Stats 2018-03-30T05:40:47+00:00

Loneliness highlights and statistics

The older adult population represents 14.1% of the U.S. population, about one in every seven Americans.

• The population age 65 and over numbered 44.7 million in 2013, an increase of 8.8 million or 24.7% since 2003.

• Between 2003 and 2013 the population age 60 and over increased 30.7% from 48.1 million to 62.8 million.


• The number of Americans aged 45–64—who will reach 65 over the next two decades—increased by 20.7% between 2003 and 2013.


• About one in every seven, or 14.1%, of the population is an older American.

• Persons reaching age 65 have an average life expectancy of an additional 19.3 years (20.5 years for females and 17.9 years for males).

• There were 67,347 persons aged 100 or more in 2013 (0.15% of the total 65+ population).


• Older women outnumber older men at 25.1 million older women to 19.6 million older men.


• Older men were much more likely to be married than older women—72% of men, 46% of women. In 2014, 35% older women were widows.

• About 28% (12.5 million) of noninstitutionalized older persons live alone (8.8 )million women, 3.8 million men).


• Almost half of older women (46%) age 75+ live alone.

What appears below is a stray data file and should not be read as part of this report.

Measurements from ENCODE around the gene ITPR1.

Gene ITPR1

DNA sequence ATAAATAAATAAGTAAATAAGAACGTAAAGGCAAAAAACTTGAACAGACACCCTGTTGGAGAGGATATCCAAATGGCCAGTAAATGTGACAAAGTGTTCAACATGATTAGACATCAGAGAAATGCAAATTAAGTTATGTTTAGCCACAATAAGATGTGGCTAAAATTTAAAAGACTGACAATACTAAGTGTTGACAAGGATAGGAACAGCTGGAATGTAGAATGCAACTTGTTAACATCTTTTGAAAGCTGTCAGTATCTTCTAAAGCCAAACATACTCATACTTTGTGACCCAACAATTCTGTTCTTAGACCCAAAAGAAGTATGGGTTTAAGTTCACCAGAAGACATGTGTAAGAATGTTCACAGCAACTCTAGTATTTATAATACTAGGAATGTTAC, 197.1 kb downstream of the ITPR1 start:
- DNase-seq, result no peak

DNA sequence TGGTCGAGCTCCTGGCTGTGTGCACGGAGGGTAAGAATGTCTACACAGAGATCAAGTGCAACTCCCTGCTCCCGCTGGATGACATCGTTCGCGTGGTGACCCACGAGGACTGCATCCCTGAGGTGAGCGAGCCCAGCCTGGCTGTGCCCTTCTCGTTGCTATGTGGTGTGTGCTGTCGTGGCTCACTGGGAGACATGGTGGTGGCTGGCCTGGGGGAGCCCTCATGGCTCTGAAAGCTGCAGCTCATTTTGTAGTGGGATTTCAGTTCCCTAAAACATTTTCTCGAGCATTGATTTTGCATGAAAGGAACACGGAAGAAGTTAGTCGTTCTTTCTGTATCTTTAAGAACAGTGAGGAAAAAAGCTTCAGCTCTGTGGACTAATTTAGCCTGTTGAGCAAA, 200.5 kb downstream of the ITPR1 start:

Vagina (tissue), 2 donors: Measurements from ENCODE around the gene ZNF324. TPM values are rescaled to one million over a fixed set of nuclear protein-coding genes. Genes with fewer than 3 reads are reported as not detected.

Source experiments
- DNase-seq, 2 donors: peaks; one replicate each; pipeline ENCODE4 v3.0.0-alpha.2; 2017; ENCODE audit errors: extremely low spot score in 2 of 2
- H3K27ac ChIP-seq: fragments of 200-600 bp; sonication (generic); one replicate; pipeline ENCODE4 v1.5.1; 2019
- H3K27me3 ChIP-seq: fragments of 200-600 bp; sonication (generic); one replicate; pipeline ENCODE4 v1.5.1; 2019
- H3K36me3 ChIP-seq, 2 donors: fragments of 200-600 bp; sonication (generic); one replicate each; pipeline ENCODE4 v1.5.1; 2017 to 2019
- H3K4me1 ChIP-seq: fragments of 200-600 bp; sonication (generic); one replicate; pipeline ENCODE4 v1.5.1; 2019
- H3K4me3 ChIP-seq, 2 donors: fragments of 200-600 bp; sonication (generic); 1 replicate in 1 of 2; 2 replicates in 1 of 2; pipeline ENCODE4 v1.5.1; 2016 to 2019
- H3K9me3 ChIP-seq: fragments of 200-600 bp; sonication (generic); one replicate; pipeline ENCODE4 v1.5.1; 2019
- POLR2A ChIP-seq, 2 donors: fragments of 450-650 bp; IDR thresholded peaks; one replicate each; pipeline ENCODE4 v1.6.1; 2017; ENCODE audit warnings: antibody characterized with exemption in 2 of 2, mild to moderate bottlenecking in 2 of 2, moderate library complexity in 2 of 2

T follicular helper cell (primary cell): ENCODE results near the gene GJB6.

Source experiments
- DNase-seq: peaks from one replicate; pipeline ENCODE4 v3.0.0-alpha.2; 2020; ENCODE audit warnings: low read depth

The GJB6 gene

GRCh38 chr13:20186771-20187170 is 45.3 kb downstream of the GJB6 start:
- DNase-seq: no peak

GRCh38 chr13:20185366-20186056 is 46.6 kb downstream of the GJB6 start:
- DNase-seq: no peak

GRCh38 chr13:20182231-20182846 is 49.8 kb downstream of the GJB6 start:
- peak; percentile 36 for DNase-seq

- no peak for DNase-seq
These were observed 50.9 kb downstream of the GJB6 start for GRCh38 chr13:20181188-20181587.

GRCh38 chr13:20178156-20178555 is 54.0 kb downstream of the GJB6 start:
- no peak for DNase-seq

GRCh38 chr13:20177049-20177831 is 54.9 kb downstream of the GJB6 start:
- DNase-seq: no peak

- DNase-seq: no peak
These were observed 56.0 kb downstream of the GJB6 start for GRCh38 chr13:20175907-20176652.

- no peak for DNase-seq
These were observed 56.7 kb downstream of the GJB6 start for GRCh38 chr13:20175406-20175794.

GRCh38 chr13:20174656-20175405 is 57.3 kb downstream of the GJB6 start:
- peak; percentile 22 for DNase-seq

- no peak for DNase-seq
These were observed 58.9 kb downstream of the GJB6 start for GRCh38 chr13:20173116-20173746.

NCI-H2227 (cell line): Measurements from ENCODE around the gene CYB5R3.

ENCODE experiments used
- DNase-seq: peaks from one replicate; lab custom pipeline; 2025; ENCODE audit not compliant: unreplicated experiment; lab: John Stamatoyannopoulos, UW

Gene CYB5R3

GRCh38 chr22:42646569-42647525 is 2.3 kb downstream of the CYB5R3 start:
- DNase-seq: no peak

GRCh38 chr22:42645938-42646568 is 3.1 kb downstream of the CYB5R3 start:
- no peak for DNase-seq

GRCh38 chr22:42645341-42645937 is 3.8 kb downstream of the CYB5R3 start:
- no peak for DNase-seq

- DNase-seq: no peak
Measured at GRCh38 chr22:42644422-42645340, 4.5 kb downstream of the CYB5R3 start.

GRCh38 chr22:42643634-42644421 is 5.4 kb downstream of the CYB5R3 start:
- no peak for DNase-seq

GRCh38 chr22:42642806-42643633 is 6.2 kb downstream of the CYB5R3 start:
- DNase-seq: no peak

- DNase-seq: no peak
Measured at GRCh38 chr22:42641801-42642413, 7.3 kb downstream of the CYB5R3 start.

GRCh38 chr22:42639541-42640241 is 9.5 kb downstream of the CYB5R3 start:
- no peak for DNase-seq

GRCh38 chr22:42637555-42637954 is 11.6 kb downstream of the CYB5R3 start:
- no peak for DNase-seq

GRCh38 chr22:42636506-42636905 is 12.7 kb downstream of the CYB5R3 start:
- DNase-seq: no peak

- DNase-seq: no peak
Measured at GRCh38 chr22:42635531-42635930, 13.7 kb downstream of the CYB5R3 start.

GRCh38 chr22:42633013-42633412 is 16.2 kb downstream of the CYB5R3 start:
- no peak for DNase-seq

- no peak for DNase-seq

• In 2013, about 536,000 grandparents aged 65 or more had the primary responsibility for their grandchildren who lived with them.


• The population 65 and over has increased from 35.9 million in 2003 to 44.7 million in 2013 (a 24.7% increase) and is projected to more than double to 98 million in 2060.

• The 85+ population is projected to triple from 6 million in 2013 to 14.6 million in 2040. Over 4.2 million older adults (9.5%) were below the poverty level in 2013. This poverty rate is statistically different from the poverty rate in 2012 (9.1%). In 2011,

The U.S. Census Bureau also released a new Supplemental Poverty Measure (SPM) which takes into account regional variations in the livings costs, non-cash benefits received, and non-discretionary expenditures but does not replace the official poverty measure. In 2013, the SPM shows a poverty level for older persons of 14.6% (more than 5 percentage points higher than the official rate of 9.5%). This increase is mainly due to including medical out-of-pocket expenses in the poverty calculations. Between 1980 and 2014, the centenarian population experienced a larger percentage increase than did the total population. There were 72,197 persons aged 100 or more in 2014 (0.2% of the total 65+ population). This is more than double the 1980 figure of 32,194. Since 1900, the percentage of Americans 65+ has more than tripled (from 4.1% in 1900 to 14.5% in 2014), and the number has increased over fourteen times (from 3.1 million to 46.2 million). The older population itself is increasingly older. In 2014, the 65-74 age group (26.4 million) was more than 12 times larger than in 1900; the 75-84 group (13.7 million) was more than 17 times larger, and the 85+ group (6.2 million) was 50 times larger

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